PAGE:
Carol Anne Shaw
READ CHAPTER 1 OF THE TAO OF TALKING TO TURKEYS
Finally, book #2 of The Garcia Island Chronicles is in the works!
The Tao of Talking to Turkeys picks up where The Peculiar Language of Llamas left off. Here's the back cover book blurb:
From the shoreline, Garcia Island is a picture-perfect paradise-a haven for artists, writers, introverts, and retirees. But in reality, the ferry service is unreliable, the WiFi is sketchy, and the people are ... well, they're a little different.
Fifteen-year-old Myles Cook, now a seasoned local, has come to love his new home. Along with his dad, he has grown to embrace the quirks and idiosyncrasies of the island. But when a rogue band of wild turkeys start raising havoc on Garcia, they stir up more than just a few feathers.
Soon, the fate of the marauding band of poultry sparks a feud between the pragmatic (some would say "redneck") locals and a bunch of newly transplanted (some would say "woke") mainlanders. In no time at all, Garcia Island turns into a war zone.
But Myles isn't going to stand by and do nothing. After all, he's already proven he has a way with llamas; all he has to do now is discover the Tao of talking to turkeys ... especially turkeys of the human variety.
READ CHAPTER ONE HERE:
WELL, the summer holidays began two days ago, and so far, the only news worth reporting is that someone bought the old Dalloway farm up on the ridge. Actually, a whole bunch of someones. Dad and I saw them unloading a whack of stuff from the back of a cube van yesterday when we drove back from the store. There were eight people in all—guys with man buns and women in flowy skirts and Birkenstocks. Well, not all the men had buns and not all the women had Birks on, but it was that kind of a vibe.
Anyway, I digress, back to the cube van. The reason I bring it up is that no one was unloading chairs or bookshelves or cardboard boxes full of bric-a-brac, the sort of stuff people usually haul in and out of vans when they move. Instead, I saw three pigs come out of that van, and there was a yurt—a collapsible one made from this strange space-agey-looking material that reminded me of the shiny silver jumpsuit Captain Kirk wore in a few old Star Trek episodes. They were setting it up in the field.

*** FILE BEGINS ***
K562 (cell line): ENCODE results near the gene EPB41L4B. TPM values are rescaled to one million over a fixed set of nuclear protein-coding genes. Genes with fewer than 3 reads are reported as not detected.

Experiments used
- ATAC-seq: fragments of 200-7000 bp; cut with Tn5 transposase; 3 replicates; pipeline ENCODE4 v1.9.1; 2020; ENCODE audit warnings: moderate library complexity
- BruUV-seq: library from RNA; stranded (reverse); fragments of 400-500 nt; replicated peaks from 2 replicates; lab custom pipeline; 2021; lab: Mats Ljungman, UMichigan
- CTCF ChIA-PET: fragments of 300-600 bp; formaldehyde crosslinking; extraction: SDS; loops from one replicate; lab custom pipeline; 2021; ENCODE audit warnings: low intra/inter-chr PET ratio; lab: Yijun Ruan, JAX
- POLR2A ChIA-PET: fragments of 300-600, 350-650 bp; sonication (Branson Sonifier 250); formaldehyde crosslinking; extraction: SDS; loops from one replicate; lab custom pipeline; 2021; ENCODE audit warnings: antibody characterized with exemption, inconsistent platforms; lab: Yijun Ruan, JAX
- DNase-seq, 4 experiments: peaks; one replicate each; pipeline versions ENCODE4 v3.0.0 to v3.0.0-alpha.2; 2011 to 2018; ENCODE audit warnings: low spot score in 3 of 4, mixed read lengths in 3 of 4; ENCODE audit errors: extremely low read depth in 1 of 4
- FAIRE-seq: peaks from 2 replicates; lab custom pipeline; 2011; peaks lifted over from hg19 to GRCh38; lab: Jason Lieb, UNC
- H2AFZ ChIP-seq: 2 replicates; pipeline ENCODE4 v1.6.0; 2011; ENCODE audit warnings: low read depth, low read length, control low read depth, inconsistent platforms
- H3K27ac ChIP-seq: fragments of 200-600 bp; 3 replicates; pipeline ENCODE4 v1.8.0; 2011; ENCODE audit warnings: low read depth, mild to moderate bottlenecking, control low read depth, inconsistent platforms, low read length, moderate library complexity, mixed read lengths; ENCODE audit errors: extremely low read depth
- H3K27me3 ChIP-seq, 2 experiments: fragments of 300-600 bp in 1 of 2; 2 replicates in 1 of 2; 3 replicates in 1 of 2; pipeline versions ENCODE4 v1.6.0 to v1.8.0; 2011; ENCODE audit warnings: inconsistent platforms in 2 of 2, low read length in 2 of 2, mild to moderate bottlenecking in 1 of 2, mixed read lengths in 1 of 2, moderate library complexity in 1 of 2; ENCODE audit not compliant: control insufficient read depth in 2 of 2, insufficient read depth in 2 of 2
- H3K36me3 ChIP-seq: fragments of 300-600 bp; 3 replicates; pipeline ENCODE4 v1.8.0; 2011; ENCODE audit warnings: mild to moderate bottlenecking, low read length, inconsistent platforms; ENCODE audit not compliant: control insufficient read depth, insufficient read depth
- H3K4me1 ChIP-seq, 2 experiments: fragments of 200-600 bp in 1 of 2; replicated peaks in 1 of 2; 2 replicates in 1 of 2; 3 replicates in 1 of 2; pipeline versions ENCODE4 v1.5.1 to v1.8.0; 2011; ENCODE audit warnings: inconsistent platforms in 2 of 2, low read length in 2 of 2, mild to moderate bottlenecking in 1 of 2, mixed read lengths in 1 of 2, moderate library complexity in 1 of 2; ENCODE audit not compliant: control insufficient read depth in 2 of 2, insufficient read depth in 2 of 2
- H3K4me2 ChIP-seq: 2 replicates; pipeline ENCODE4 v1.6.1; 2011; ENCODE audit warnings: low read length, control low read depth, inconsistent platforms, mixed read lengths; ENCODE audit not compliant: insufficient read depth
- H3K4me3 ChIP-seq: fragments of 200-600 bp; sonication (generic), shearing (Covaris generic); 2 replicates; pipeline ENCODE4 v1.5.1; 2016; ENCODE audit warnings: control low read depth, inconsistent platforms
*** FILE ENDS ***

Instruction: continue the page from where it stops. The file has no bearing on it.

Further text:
Dad said the new owners are from the mainland and have big plans to turn the old Dalloway farm into a wellness retreat. I asked him how he knew all this stuff, and he looked at me like I was an imbecile and said, "Duh, Myles. We live on a small island. Everybody knows everything here." I guess he has a point, but unlike my father, I try to mind my own business and lead a quiet sort of existence.
Later, I asked Ivy what a wellness retreat is, and she told me it's a place where you go to eat a lot of kale and wrap your body in mud and seaweed. And no, that isn't a reference to sushi; it's when your body actually gets wrapped in bona fide seaweed and steamed or something. At least that's what Ivy says. I also asked her why the new owners of Dalloway farm have a space-age yurt, and she said that's probably where people will go to do ayahuasca therapy. That's when you pay a lot of money to drink a tea made from some South American vine to heal your messed-up childhood. Ivy said this very matter-of-factly, like she has personal experience, but I think all this is a bit much for Garcia Island. I mean, we may have a coven of (mostly inept) witches here, as well as a dude who carves erotic demon garden sculptures out of wood, but the really "out there" stuff happens over on Lopez Island. For example, on Lopez, women like to hang out at The Red Tent—a place that's famous (in these parts, anyway) for its yoni-steaming services. And no, I will NOT explain what that is. Google it.
Anyway, I guess it's only natural to be curious about newcomers to the island. There aren't that many full-timers living here on Garcia, so the arrival of new faces is always a hot topic of conversation.
I am curious about those pigs, though. I like pigs. They're very affectionate. And smart. Perhaps the yurt is for them? I think I'll get out my bike tomorrow and ride over to the farm to see if anyone is around. I can introduce myself. People were pretty friendly to Dad and me when we moved here seven months ago, so it's the least I can do.
Maybe I'll bring cookies.